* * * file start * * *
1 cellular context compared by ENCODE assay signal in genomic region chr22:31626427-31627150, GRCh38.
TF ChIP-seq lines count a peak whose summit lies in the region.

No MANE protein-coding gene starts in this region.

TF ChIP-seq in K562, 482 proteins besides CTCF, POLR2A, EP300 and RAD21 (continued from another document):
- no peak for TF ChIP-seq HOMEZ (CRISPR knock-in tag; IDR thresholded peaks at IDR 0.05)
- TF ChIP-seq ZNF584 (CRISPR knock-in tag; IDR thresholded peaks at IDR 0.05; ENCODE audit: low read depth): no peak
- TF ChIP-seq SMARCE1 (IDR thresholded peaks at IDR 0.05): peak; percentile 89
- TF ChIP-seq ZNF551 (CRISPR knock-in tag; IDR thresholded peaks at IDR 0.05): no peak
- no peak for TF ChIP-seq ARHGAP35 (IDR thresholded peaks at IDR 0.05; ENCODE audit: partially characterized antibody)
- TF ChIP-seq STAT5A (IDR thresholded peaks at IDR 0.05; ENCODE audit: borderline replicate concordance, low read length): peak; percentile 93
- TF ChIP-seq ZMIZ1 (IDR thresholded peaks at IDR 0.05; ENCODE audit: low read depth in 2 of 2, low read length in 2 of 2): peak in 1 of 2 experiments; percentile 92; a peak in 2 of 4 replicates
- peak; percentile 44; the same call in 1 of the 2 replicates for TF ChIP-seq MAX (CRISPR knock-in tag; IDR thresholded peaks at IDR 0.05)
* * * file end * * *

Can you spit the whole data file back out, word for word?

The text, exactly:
1 cellular context compared by ENCODE assay signal in genomic region chr22:31626427-31627150, GRCh38.
TF ChIP-seq lines count a peak whose summit lies in the region.

No MANE protein-coding gene starts in this region.

TF ChIP-seq in K562, 482 proteins besides CTCF, POLR2A, EP300 and RAD21 (continued from another document):
- no peak for TF ChIP-seq HOMEZ (CRISPR knock-in tag; IDR thresholded peaks at IDR 0.05)
- TF ChIP-seq ZNF584 (CRISPR knock-in tag; IDR thresholded peaks at IDR 0.05; ENCODE audit: low read depth): no peak
- TF ChIP-seq SMARCE1 (IDR thresholded peaks at IDR 0.05): peak; percentile 89
- TF ChIP-seq ZNF551 (CRISPR knock-in tag; IDR thresholded peaks at IDR 0.05): no peak
- no peak for TF ChIP-seq ARHGAP35 (IDR thresholded peaks at IDR 0.05; ENCODE audit: partially characterized antibody)
- TF ChIP-seq STAT5A (IDR thresholded peaks at IDR 0.05; ENCODE audit: borderline replicate concordance, low read length): peak; percentile 93
- TF ChIP-seq ZMIZ1 (IDR thresholded peaks at IDR 0.05; ENCODE audit: low read depth in 2 of 2, low read length in 2 of 2): peak in 1 of 2 experiments; percentile 92; a peak in 2 of 4 replicates
- peak; percentile 44; the same call in 1 of the 2 replicates for TF ChIP-seq MAX (CRISPR knock-in tag; IDR thresholded peaks at IDR 0.05)